Hedgehog: Focus on a few options and evaluate them from a single perspective, or
Fox: Explore many options and evaluate them from multiple perspectives?
In this contest, the fox will win almost every time. Levers are rare and hard to evaluate at a glance.
But if you simply explore more options, and evaluate them from more perspectives, your odds of finding a great lever improve dramatically.
In his book Superforecasting, Philip Tetlock decided to test experts’ ability to forecast political and economic events. Over a 20-year period, he collected more than 80,000 expert predictions.
Those experts who saw the world from a single academic domain – the hedgehogs – were no better at forecasting than a dart-throwing chimp. In fact, the more experience the experts had, the worse they performed. They kept seeking out more data that confirmed their initial view.
The experts who instead drew on multiple disciplines – the foxes – outperformed the hedgehogs in nearly every area. Including long-term predictions in the hedgehog experts’ own domain!
As another example, consider the great hedgehog Warren Buffett. Few have matched his disciplined focus. But Buffett would not have achieved his world-class performance without his more foxy partner, Charlie Munger, who told him:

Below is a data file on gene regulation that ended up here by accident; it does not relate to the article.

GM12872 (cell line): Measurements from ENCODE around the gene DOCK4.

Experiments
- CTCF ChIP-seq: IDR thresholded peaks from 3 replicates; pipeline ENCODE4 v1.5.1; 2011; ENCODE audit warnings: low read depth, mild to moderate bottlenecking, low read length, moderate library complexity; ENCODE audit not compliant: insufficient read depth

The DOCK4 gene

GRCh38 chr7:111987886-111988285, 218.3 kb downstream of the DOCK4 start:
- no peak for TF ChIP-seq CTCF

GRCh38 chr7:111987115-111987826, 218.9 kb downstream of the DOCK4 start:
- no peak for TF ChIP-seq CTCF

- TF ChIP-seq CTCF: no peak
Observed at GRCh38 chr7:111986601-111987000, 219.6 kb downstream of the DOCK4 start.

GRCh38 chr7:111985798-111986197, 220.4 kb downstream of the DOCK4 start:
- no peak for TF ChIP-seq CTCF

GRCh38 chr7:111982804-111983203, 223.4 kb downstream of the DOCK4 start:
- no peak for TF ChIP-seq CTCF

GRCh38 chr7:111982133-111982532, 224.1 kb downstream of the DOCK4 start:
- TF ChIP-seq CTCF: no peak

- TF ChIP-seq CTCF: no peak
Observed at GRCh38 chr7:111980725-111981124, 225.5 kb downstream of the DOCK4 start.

“Forget what you know about buying fair businesses at wonderful prices. Instead, buy wonderful businesses at fair prices.” 8
As Warren Buffett later said:
"Charlie shoved me in the direction of not just buying bargains, as Ben Graham had taught me. […] It took a powerful force to move me on from Graham's limiting views. [Charlie] expanded my horizons." 9
It takes a hedgehog to focus on a great lever…
…But it takes a fox to find that great lever in the first place.
List more ideas, Ask more questions
One of the best business books I’ve ever read is Engage the Fox by Jen Lawrence and Larry Chester.
The story is a business fable of a hedgehog who is the CEO of a struggling newspaper business. Printed papers are being challenged by online media. Their revenue is declining. And the top four advertisers are demanding a 15% discount – and threaten to pull all their ads unless they get it.
The hedgehog can’t afford to offer the discount – and he can’t afford not to.
In desperation, the hedgehog hires a fox as a consultant to help find a solution.
What happens next is just extraordinary!
Within a few pages, the hedgehog’s management team goes from being completely disarrayed to 1) Gaining clarity of the situation, 2) Finding a much better alternative solution, and 3) Getting buy-in from the whole team.